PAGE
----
Cardiopulmonary MedicineCASE REPORT

Safe endovascular retrieval of a vena cava filter after duodenal perforation

Michael J. Avery, DO; Nicole R. Cullen, MD; Mark L. Lessne, MD; Bradley W. Thomas, MD; and Ronald F. Sing, DO
Notes and Affiliations
Notes and Affiliations

Received: December 20, 2021

Accepted: August 31, 2022

Published: November 4, 2022

  • Michael J. Avery, DO, 

    Department of Surgery, Carolinas Medical Center, Charlotte, NC, USA

  • Nicole R. Cullen, MD, 

    Charlotte Gastroenterology & Hepatology, Charlotte, NC, USA

  • Mark L. Lessne, MD, 

    Charlotte Radiology, Charlotte, NC, USA

  • Bradley W. Thomas, MD, 

    Department of Surgery, Carolinas Medical Center, Charlotte, NC, USA

  • Ronald F. Sing, DO, 

    Department of Surgery, Carolinas Medical Center, Charlotte, NC, USA

J Osteopath Med; 122(12): 605-608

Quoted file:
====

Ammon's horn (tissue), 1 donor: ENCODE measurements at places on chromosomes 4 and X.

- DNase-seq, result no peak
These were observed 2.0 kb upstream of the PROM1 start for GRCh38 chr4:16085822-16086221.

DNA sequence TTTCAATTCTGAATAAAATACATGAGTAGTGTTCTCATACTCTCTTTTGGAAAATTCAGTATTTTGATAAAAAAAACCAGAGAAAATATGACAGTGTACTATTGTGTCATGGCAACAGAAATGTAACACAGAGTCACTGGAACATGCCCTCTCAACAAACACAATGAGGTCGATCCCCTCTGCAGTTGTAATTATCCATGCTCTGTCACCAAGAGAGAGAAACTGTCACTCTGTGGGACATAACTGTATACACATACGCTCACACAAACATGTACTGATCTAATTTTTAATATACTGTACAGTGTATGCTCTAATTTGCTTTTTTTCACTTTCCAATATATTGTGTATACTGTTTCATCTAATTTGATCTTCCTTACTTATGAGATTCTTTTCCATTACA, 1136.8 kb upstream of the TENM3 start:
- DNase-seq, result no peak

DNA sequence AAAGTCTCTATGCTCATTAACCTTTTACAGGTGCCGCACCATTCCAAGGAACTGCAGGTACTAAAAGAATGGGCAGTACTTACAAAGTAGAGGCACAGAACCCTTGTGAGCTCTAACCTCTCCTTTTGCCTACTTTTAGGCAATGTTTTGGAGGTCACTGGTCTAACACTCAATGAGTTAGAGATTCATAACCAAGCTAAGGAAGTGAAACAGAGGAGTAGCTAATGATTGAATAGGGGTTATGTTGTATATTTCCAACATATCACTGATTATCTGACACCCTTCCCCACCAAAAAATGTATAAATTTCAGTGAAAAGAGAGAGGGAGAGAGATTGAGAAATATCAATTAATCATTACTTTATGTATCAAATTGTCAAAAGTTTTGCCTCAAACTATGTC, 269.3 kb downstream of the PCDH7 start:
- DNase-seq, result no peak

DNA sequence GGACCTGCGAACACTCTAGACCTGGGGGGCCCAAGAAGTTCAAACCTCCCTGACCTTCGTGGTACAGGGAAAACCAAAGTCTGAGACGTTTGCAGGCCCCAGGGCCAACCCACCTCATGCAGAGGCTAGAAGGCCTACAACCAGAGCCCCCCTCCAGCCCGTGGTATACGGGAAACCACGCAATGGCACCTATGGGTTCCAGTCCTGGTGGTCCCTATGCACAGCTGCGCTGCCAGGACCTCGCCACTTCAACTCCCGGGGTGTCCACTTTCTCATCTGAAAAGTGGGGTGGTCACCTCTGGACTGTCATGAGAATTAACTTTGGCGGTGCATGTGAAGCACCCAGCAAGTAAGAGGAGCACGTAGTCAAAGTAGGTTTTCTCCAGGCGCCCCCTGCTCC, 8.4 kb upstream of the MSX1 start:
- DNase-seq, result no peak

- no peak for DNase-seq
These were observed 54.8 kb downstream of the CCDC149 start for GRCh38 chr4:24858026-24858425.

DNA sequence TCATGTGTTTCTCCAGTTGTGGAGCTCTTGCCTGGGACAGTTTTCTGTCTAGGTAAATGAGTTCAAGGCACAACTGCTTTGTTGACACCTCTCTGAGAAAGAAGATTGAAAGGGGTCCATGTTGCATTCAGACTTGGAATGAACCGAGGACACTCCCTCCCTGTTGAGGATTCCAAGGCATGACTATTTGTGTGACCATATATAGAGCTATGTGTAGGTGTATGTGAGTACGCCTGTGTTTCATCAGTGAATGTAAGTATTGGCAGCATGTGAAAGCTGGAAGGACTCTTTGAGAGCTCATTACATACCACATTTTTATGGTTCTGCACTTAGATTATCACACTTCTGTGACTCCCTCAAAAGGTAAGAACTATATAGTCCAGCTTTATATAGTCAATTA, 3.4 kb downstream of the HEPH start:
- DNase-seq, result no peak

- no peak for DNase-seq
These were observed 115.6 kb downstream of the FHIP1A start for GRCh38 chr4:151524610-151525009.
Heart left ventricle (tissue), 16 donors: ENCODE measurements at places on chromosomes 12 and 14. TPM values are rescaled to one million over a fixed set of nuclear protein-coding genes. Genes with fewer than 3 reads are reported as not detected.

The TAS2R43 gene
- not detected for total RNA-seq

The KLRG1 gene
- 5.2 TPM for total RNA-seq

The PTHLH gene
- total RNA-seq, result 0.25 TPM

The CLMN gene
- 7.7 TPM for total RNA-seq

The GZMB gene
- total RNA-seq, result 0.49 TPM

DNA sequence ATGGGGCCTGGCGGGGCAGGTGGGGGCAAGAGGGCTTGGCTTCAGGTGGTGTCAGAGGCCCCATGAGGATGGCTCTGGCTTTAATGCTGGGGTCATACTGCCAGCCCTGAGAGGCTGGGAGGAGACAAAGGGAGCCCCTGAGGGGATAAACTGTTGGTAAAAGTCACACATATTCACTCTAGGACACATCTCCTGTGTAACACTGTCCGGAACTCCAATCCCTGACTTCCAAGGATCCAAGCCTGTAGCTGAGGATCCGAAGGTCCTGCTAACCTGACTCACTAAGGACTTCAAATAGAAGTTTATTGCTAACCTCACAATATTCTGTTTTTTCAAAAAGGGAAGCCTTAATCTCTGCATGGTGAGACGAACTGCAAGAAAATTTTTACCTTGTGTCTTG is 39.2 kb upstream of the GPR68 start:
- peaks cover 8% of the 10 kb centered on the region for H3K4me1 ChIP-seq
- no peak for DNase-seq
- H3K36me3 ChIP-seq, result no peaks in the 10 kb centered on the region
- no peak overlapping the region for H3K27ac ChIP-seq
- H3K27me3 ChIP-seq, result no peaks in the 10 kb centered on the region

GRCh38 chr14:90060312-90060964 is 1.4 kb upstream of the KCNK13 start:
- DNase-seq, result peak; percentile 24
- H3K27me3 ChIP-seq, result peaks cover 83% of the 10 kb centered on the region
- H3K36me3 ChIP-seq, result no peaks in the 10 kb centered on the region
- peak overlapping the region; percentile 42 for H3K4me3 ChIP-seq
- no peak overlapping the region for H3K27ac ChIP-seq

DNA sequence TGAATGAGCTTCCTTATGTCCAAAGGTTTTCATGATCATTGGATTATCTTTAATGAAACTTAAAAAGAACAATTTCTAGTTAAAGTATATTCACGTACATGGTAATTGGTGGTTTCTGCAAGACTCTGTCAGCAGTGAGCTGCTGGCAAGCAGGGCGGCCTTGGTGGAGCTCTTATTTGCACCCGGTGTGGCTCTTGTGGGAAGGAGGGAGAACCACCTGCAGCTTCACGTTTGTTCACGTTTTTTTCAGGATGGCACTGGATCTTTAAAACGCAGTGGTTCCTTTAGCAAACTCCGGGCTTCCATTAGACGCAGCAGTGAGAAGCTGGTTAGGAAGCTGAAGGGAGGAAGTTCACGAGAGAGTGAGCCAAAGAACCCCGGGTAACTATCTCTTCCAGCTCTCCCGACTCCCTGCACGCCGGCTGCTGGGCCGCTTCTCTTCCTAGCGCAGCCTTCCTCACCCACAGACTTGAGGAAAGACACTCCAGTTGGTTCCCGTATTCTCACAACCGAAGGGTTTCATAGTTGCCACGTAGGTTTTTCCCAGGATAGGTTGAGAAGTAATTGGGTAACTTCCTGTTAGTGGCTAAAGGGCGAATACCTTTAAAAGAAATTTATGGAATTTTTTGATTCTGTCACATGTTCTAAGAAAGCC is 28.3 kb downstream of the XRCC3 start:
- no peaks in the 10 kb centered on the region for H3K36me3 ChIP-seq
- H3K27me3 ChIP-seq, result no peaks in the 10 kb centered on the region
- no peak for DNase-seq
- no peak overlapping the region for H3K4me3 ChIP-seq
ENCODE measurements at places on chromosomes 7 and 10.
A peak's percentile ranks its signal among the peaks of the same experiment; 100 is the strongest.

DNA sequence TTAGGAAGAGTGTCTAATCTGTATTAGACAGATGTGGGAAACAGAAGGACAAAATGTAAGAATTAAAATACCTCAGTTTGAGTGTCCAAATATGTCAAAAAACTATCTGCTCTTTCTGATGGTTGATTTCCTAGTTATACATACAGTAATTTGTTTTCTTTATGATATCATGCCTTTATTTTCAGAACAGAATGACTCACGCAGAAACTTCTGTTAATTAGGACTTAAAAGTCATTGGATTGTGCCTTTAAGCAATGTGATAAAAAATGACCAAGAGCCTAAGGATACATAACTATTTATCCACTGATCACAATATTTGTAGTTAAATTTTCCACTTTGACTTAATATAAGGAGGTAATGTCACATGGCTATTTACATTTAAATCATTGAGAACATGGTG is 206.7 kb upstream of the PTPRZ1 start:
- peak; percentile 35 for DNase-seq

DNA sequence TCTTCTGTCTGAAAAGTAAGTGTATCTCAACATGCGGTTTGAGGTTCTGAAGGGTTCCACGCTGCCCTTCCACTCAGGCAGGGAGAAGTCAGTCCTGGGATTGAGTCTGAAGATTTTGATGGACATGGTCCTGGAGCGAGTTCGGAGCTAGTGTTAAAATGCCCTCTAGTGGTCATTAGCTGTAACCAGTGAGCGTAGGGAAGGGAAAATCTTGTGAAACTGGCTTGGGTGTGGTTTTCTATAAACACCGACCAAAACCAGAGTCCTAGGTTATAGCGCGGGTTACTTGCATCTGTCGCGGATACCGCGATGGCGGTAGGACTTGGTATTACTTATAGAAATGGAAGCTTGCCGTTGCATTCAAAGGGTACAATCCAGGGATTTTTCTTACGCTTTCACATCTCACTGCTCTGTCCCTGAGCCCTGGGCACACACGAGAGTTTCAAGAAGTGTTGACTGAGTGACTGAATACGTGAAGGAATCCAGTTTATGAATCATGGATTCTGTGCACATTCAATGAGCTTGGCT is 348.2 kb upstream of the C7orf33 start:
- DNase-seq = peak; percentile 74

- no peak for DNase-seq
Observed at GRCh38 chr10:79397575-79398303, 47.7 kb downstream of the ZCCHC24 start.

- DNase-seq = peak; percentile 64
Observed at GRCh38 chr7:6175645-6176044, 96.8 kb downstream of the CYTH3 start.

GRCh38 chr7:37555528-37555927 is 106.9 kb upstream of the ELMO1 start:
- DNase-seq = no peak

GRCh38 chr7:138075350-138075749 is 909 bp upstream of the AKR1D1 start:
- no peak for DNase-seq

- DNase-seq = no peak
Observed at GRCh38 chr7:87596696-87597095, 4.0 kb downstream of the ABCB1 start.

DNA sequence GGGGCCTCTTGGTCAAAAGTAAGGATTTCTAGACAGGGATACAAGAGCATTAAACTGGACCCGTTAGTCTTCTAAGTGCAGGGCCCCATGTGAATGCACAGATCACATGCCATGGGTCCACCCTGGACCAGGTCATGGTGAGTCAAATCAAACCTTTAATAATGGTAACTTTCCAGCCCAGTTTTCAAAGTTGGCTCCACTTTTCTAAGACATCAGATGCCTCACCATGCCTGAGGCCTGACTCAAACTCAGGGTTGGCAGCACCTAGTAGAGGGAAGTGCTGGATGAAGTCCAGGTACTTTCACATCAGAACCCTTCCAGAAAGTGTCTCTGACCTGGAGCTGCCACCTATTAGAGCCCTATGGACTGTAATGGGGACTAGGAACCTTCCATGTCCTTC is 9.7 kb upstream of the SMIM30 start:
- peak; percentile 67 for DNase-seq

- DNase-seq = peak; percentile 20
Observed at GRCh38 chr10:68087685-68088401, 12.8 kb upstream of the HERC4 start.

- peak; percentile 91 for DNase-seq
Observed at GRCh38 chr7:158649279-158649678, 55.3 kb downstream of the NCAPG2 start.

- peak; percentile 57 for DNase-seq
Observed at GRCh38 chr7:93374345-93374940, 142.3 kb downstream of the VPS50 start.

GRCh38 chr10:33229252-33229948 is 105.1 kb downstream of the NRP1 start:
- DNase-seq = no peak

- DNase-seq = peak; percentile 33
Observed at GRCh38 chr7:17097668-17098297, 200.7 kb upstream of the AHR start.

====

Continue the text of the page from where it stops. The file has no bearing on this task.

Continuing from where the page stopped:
The use of vena cava filters (VCF) is a common procedure utilized in the prevention of pulmonary embolism (PE), yet VCFs have some significant and known complications, such as strut penetration and migration. Deep vein thrombosis (DVT) and PE remain a major cause of morbidity and mortality in the United States. It is estimated that as many as 900,000 individuals are affected by these each year with estimates suggesting that nearly 60,000–100,000 Americans die of DVT/PE each year. Currently, the preferred treatment for DVT/PE is anticoagulation. However, if there are contraindications to anticoagulation, an inferior vena cava (IVC) filter can be placed. These filters have both therapeutic and prophylactic indications. Therapeutic indications (documented thromboembolic disease) include absolute or relative contraindications to anticoagulation, complication of anticoagulation, failure of anticoagulation, propagation/progression of DVT during therapeutic anticoagulation, PE with residual DVT in patients with further risk of PE, free-floating iliofemoral IVC thrombus, and severe cardiopulmonary disease and DVT. There are also prophylactic indications (no current thromboembolic disease) for these filters. These include severe trauma without documented PE or DVT, closed head injury, spinal cord injury, multiple long bone fractures, and patients deemed at high risk of thromboembolic disease (immobilized or intensive care unit). Interruption of the IVC with filters has long been practiced and is a procedure that can be performed on an outpatient basis. There are known complications of filter placement, which include filter migration within the vena cava and into various organs, as well as filter strut fracture. This case describes a 66-year-old woman who was found to have a filter migration and techniques that were utilized to remove this filter.

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